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Hairstylist Kenniqua ‘Nuk’ Jones proves success lies in talent, marketing

Photo courtesy of Kenniqua “Nuk” Jones

Hairstylist Kenniqua “Nuk” Jones is the owner and lead stylist of the fabulous Salon 215 Elite in Conyers, Georgia. Known for her “Nuk Curls” and dedication to servicing only natural and relaxed clients, no extensions, her large social following has coined themselves #NukNation.

With her appointment book already scheduled months ahead, rolling out visited Nuk at Salon 215 to experience the hype for ourselves, and understand what gives her a special touch.

How did you get your start in the hair industry?
My first job was in a salon [when] I was 16. I worked in Philadelphia as a shampoo tech, so I got to see the back end and the hard work behind getting to the final result. I did that just to get me through high school, making some extra cash. Back in the ’90s hairstylists were killing it. That’s when they were doing 20 and 30 clients a day and you just waited because that was just the tradition of salons. I just remember on a good Saturday, coming home with a lot of money. Tired, back hurting, but thinking to myself, “man if this is what I made, imagine what [my boss] is making.” I just fell in love with the whole process of how [clients] would come in and how they would leave and just seeing a change in posture and attitude. Everything changes once a woman starts to feel beautiful and just to know that I had a small part made me feel good.

How did you come up with your signature NUK Curls?
I was looking for ways to curl the hair different from everybody else in such a saturated industry. I noticed that a lot of people weren’t curling with purpose. People were just flat-ironing and curling. [My curls] just became a signature and people were like “what do you call these curls?” and I’m like “uh … ” So I think one of my clients just kinda coined it “these are NUK Curls” and it just kinda stuck and it turned into a hashtag and just took off from there.

What is #NukNation?
Ironically, Nuk Nation is not about me. It’s really just about support, almost like a girl gang. Just women who inspire each other and coming from nothing, I always tell people “if Nuk can do it, anybody can do it” because I didn’t have funding. You just have to work hard. So Nuk Nation kinda began when people started to tell me like “man your story is really inspiring and just coming from how you started to where you are now.” I didn’t come up with it, somebody else came up with Nuk Nation. It’s just seeing another Brown girl just like you who didn’t have anything get to a point where she can now inspire and help others. That’s really where it started.

How important is science to the craft of hairstyling?
It’s very important. That is what sets a good hairstylist apart. There [are] a lot of girls who can curl hair, there [are[ lot of girls who can sew in some weave but science is the foundation of hair; just like your skin, your nails, just like food. Anybody can curl hair but can you explain the difference between curl patterns and can you explain the difference in porosity levels and density levels? And even when it comes to choosing the right products, you gotta know the science of Black hair. which is even trickier than just hair. … So it’s important, big time, to know the science and every facet, whether it’s the strand of hair or the products that you’re using. Very important.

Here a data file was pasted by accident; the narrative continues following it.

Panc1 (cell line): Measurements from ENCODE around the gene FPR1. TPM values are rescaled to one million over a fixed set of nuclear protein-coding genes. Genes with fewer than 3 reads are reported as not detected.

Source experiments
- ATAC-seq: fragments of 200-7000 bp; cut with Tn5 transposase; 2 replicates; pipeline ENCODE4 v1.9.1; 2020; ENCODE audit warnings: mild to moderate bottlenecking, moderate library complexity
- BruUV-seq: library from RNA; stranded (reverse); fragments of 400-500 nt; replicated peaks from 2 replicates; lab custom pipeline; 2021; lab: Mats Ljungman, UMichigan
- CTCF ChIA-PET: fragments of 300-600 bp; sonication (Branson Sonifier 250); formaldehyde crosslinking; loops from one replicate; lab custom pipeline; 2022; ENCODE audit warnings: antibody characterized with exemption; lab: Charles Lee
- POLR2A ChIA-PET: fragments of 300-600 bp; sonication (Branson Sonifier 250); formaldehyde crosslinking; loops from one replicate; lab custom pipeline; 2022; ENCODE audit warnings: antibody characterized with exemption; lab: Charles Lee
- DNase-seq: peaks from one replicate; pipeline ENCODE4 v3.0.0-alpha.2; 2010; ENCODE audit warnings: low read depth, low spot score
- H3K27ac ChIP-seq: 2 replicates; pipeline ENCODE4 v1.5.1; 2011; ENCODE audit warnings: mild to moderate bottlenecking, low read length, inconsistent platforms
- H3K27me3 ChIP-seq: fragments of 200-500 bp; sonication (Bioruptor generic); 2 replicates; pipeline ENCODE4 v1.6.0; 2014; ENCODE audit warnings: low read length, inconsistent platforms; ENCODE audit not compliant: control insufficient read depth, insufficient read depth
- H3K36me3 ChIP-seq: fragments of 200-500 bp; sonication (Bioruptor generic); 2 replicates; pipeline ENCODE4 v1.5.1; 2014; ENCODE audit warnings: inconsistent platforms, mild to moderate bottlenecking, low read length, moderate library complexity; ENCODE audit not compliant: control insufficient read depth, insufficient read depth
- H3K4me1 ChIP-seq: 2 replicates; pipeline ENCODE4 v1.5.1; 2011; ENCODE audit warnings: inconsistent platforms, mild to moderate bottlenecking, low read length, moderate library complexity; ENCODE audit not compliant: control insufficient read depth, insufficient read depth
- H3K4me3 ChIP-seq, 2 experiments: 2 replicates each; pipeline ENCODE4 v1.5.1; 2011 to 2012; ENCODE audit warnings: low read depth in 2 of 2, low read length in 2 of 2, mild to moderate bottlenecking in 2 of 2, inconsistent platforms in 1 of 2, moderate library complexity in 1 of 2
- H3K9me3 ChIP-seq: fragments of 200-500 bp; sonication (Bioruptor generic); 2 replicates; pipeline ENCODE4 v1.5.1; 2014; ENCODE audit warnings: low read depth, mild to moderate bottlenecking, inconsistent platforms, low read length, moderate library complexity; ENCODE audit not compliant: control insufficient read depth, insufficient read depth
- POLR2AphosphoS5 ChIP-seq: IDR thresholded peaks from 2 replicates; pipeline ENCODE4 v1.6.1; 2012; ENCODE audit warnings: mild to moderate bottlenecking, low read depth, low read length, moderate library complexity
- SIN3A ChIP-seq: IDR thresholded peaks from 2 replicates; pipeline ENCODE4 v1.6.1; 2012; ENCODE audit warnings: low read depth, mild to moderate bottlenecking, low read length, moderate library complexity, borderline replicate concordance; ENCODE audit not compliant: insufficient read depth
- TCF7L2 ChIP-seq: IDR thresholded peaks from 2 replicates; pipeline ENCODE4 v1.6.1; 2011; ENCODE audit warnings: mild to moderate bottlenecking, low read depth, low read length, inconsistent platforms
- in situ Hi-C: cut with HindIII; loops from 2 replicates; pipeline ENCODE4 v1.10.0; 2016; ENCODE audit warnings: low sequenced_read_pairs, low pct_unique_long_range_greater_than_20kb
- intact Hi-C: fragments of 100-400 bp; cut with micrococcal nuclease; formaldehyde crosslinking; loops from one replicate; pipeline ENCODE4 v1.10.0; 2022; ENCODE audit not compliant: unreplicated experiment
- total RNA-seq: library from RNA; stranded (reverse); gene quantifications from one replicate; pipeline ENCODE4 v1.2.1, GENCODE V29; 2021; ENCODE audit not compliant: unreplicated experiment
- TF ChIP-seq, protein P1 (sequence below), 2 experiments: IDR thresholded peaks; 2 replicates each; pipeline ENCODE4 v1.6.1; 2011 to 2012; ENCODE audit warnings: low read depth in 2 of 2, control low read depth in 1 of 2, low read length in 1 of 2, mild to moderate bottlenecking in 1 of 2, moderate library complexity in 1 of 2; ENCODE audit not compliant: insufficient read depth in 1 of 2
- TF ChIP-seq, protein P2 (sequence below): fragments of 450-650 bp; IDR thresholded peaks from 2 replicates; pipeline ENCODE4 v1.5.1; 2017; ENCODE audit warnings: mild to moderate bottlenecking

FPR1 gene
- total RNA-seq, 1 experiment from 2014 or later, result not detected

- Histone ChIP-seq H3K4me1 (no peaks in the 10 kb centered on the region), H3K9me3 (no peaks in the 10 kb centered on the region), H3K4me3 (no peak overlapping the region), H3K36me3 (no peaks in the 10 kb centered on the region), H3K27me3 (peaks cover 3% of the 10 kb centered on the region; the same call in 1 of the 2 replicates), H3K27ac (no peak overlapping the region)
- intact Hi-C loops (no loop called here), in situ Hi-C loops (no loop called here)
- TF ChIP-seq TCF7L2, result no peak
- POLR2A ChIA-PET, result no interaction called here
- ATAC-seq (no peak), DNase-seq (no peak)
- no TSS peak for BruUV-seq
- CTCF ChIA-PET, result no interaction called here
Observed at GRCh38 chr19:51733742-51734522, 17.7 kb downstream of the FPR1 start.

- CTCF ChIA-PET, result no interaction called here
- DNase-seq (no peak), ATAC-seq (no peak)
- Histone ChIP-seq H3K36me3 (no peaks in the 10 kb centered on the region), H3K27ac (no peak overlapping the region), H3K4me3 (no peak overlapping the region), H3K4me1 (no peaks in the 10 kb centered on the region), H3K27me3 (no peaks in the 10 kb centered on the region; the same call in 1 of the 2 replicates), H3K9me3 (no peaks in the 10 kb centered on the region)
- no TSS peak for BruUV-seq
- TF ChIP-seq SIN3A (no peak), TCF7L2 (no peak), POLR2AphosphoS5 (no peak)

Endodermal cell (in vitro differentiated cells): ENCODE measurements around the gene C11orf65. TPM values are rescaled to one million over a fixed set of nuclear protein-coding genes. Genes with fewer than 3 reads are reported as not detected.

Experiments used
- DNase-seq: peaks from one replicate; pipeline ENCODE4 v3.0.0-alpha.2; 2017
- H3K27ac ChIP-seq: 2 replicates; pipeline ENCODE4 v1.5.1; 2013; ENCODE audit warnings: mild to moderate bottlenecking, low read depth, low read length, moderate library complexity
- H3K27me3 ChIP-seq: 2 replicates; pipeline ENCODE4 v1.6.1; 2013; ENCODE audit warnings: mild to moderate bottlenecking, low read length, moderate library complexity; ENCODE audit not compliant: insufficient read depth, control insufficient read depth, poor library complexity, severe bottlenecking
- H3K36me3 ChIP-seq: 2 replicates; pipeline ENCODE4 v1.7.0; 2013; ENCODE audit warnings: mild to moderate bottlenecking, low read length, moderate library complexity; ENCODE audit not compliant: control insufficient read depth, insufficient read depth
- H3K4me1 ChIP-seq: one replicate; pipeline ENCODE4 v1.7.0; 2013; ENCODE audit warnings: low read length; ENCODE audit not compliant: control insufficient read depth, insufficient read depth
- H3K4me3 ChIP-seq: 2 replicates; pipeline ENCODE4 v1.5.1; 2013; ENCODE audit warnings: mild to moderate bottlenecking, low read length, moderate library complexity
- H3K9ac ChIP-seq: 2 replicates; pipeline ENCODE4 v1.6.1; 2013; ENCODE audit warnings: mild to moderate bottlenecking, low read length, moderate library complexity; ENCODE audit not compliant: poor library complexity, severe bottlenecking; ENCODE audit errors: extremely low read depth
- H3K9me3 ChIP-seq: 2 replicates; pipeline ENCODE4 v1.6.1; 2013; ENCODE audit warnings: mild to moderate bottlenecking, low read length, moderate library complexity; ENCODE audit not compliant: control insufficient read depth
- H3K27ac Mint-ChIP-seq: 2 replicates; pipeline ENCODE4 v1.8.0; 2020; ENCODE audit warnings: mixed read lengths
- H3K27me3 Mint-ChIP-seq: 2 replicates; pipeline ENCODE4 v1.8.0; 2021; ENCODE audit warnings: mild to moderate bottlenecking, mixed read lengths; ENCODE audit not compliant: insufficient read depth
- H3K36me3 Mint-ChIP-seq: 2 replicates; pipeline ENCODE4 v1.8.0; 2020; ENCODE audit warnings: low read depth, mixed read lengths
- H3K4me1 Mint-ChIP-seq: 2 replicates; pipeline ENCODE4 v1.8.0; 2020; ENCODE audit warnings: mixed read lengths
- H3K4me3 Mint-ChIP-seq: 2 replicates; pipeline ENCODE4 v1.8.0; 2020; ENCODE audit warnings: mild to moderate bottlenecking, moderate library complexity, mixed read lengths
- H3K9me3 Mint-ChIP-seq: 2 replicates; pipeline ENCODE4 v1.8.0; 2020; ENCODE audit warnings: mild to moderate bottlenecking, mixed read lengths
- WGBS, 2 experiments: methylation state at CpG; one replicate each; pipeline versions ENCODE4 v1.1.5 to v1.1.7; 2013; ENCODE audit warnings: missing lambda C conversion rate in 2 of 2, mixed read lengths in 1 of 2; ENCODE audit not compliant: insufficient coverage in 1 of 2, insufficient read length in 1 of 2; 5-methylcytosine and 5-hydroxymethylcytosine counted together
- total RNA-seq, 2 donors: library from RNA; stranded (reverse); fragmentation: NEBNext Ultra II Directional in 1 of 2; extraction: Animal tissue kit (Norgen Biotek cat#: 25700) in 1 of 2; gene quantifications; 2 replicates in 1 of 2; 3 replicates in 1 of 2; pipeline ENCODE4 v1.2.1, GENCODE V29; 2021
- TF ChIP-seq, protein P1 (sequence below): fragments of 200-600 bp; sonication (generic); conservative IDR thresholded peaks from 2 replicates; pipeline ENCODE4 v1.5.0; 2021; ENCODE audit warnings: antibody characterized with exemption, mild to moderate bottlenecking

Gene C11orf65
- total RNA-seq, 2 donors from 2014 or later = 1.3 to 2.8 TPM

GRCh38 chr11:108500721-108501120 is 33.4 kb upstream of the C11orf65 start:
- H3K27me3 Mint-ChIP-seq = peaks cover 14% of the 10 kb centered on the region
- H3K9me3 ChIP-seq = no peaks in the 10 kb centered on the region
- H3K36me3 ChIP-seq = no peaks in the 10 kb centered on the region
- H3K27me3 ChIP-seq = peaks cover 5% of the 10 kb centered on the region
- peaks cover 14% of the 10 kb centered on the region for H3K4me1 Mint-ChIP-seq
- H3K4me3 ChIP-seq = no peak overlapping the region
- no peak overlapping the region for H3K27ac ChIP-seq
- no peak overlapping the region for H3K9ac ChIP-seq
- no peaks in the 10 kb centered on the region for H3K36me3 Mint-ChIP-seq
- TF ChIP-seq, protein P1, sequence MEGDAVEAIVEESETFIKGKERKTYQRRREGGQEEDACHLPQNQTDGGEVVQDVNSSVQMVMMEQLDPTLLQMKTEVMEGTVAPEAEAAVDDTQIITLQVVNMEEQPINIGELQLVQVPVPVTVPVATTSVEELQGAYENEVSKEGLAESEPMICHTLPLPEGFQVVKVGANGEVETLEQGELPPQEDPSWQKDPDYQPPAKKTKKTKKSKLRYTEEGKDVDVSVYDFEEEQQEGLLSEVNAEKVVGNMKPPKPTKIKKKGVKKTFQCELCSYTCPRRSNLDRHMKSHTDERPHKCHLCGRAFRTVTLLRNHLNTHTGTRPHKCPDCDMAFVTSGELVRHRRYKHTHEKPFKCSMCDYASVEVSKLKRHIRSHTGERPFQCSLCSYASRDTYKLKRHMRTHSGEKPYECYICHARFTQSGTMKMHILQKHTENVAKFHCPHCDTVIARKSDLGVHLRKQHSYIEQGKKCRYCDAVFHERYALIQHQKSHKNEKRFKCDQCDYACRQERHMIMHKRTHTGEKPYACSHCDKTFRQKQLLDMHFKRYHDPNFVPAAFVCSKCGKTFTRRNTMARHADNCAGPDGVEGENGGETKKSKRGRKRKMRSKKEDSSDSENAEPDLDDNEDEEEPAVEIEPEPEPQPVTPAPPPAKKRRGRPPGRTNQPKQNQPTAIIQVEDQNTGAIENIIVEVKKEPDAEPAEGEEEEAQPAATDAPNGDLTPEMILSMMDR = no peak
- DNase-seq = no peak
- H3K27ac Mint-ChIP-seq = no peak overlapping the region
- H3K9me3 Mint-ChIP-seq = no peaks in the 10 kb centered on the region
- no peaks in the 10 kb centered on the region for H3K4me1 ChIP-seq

What part do social media and social branding play in your business?
A huge part. Almost to the point where talent is overshadowed by [the] brand. There [are] a lot of people who brand themselves so well that you don’t even notice that they’re not talented. Those people tend to have a high following so for me, I try to do both. Make sure that the talent is there and genuineness is there and not just talent and “look at what I can do.” I try to show before [shots], after [shots] and engagement is really important in a lot of things that I teach in my classes. My clients already know if you come in here, it’s like Tyler Perry Studios; [there is] a camera over there, a camera over here, I’m going to be recording from iPhone over here because I want different angles. I don’t want every video to look the same. It’s just getting [clients] to get in the zone and know this is an experience. It’s fun and they see themselves on social media. That’s how you grow because it’s easier for your client to show [a video] than just to tell a person “oh you should check her out, she’s good.” … I probably, more than likely wouldn’t be [anywhere] near as booked and busy as I am if it wasn’t for social media.

What’s next for you?
I would like to go on tour with hair. It’s just something I’ve been putting off and it’s harder to do when you have a family. A tour where I’m servicing clients who can’t make it to me and teaching other stylists and expanding my product line. I have four items in my product line so just making a full product line is next. And I think I want at least one celebrity client.